Today, on the second day of the 112th Congress, the Constitution will be read on the floor in its entirety. In addition, the new Republican leadership in the House will be instituting a new rule requiring that each new piece of legislation cite the provision which grants Congress the authority to enact such a law.

Today, it is not uncommon to witness people on opposite sides of the political spectrum expressing far out views of this founding document.

Many liberals, or political progressives, view the Constitution as anachronistic. It is over 200 years old and its writers could never have anticipated the needs of people today. Therefore the Constitution needs to be treated as a “living document” and thus interpreted widely and wildly to enable government to “solve” any problem, real or imagined.

This point of view has dominated the permanent political class for the last 50 years or more and has resulted in a Federal Government that sees no real limitation to the power it can grant itself through legislation or judicial fiat.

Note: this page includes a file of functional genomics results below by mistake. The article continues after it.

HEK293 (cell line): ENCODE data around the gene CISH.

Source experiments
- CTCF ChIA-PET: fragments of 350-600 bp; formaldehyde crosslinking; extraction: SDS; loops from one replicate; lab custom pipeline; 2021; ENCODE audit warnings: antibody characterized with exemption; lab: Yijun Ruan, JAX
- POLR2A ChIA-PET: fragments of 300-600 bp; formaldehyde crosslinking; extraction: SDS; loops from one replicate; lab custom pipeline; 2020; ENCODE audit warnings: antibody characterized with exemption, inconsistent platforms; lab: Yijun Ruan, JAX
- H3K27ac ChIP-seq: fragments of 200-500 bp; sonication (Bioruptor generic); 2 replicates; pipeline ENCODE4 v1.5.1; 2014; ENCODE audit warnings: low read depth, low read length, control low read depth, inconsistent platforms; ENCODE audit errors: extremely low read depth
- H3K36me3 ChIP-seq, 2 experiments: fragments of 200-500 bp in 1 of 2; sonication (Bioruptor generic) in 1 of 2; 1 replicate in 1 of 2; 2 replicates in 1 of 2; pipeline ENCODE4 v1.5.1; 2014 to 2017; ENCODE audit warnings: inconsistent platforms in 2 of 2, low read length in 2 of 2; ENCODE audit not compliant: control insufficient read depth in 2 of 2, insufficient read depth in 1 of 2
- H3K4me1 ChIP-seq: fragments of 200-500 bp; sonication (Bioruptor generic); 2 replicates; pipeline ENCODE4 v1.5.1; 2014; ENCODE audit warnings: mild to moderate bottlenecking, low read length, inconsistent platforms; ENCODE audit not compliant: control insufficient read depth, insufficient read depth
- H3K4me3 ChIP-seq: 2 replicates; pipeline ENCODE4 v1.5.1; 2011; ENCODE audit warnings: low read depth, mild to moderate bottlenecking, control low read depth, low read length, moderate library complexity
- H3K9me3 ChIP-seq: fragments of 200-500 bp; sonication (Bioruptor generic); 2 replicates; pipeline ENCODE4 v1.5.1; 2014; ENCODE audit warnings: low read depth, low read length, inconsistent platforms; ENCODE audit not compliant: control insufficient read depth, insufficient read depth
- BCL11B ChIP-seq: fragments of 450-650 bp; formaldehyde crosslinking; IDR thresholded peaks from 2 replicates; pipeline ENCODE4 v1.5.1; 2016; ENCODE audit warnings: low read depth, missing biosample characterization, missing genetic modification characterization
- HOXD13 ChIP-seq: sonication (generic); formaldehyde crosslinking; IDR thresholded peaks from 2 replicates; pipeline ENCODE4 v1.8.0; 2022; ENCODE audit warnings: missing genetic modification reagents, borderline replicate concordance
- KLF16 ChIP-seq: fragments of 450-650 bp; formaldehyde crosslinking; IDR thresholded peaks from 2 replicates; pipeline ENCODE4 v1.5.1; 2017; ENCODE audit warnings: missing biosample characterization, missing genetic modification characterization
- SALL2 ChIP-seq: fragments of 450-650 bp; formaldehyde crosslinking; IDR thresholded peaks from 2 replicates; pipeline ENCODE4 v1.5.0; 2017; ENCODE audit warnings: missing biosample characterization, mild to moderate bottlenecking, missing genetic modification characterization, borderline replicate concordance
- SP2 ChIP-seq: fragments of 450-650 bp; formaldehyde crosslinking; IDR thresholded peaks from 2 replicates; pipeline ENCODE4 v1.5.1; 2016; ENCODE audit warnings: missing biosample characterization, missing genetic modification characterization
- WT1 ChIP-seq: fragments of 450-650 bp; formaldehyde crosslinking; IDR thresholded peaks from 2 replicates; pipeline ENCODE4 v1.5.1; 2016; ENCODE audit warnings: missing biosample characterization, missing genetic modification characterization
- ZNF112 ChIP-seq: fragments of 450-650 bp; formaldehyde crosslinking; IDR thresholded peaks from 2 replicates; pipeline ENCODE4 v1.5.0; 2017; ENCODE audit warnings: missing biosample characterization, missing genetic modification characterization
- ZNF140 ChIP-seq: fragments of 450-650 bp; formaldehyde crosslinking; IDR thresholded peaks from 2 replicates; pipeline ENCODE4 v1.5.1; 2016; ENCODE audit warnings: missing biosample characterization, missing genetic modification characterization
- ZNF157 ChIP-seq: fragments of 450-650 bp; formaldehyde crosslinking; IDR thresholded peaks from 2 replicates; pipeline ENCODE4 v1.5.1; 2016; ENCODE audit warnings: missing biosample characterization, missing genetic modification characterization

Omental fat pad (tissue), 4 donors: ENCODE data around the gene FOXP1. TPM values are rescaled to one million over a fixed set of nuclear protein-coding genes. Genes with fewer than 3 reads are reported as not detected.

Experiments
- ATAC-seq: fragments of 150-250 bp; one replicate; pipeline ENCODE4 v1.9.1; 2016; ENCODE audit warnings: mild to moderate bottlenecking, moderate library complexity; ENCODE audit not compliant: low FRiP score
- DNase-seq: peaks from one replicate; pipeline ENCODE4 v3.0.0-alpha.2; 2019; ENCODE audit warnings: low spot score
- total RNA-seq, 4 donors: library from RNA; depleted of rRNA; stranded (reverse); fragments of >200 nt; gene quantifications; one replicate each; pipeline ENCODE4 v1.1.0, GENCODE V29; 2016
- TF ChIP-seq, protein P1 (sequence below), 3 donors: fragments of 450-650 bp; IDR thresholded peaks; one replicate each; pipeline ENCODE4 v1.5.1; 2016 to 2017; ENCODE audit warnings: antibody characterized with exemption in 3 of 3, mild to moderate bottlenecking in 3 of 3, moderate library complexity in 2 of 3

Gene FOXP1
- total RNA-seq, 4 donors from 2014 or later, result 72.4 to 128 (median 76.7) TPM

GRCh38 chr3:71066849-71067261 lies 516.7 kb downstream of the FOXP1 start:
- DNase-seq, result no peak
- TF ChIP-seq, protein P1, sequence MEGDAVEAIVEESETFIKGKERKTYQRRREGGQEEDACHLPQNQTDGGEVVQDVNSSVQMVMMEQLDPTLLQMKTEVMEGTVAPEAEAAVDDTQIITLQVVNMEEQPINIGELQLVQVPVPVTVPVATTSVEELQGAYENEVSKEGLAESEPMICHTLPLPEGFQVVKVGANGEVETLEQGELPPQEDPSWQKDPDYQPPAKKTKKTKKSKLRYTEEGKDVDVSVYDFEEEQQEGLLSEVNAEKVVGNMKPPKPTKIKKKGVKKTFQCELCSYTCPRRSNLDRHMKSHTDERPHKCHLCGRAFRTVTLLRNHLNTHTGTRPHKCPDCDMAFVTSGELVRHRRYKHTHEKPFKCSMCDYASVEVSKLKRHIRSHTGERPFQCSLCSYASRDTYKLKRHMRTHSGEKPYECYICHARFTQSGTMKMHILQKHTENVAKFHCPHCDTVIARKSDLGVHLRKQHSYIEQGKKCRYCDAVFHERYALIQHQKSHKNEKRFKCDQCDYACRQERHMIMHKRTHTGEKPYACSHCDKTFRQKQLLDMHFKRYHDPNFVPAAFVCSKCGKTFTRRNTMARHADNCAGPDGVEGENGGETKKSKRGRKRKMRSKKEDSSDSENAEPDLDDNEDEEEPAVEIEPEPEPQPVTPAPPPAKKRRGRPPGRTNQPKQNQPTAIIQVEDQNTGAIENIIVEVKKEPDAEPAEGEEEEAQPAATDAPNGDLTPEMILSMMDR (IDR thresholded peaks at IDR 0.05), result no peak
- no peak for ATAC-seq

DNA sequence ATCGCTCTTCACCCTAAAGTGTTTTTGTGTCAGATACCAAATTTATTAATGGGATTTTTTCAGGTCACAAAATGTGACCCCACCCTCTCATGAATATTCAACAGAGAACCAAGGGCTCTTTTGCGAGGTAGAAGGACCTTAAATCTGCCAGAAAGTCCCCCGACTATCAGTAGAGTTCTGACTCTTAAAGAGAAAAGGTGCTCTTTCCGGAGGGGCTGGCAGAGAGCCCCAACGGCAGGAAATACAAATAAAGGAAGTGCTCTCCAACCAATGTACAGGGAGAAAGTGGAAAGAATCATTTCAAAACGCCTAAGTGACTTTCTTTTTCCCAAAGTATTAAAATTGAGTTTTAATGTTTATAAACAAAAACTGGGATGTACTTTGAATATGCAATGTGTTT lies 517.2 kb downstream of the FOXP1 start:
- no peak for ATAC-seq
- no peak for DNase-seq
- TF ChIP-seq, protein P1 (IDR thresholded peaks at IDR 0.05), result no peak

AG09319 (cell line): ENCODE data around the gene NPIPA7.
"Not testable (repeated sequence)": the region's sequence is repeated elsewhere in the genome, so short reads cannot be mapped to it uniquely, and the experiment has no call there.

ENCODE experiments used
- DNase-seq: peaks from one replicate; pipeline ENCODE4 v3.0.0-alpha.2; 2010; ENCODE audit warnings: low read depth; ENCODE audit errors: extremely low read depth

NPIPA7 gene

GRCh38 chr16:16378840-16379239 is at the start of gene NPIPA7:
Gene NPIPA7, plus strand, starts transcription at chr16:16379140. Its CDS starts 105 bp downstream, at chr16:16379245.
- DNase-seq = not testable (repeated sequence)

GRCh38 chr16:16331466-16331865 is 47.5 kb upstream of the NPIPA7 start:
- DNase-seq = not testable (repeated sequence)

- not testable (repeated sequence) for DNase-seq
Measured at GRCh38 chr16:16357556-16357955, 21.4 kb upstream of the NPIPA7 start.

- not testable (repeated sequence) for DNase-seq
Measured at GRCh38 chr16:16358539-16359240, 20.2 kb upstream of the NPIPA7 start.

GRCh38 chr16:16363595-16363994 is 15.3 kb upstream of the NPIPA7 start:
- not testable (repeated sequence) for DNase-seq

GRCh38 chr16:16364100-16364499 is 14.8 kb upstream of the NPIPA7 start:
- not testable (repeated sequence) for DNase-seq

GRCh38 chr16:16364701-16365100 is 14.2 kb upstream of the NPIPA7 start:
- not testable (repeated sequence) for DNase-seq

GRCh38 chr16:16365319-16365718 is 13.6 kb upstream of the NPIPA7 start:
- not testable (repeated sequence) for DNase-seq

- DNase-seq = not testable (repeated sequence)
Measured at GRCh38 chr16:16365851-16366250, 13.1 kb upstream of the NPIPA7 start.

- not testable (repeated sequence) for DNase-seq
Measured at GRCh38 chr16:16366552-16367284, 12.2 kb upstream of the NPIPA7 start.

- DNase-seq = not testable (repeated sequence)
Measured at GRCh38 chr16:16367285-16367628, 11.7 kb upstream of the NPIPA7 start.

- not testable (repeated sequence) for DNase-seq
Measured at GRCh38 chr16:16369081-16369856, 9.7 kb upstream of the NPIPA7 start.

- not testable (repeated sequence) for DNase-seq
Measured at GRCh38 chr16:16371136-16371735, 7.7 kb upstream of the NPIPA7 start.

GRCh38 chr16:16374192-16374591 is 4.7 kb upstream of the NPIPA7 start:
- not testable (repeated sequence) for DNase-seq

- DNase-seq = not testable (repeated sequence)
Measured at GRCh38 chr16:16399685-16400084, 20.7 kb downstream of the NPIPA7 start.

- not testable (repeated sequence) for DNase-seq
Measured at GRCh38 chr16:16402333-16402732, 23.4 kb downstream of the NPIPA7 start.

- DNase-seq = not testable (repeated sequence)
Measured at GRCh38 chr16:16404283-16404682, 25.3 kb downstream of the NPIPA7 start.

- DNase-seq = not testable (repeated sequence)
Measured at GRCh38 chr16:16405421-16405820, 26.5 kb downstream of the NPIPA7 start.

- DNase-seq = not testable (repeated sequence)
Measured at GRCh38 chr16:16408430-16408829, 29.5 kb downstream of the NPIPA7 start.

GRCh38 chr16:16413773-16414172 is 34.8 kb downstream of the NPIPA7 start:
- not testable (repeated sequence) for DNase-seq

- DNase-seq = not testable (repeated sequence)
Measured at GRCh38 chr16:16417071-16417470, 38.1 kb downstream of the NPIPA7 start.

In reaction to this governmental overreach, there has been a popular uprising that is re-emphasizing the limits imposed on the Federal Government by the Constitution. The Constitution grants certain powers to the Federal Government and no more. The rest is reserved to the states and to the people. As for the future needs of the people requiring a “living and breathing” document, we have an amendment process which is the only legitimate way to grant the federal government additional power. This plain understanding of the Constitution must once again be enforced, they argue, or the liberties guaranteed under this document will be forfeit.

However, among those who hold the latter point of view, we hear this foundational document referred to as “sacred.” They hold that, in some way, this document is divinely inspired, seemingly handed down from on high.

It isn’t.

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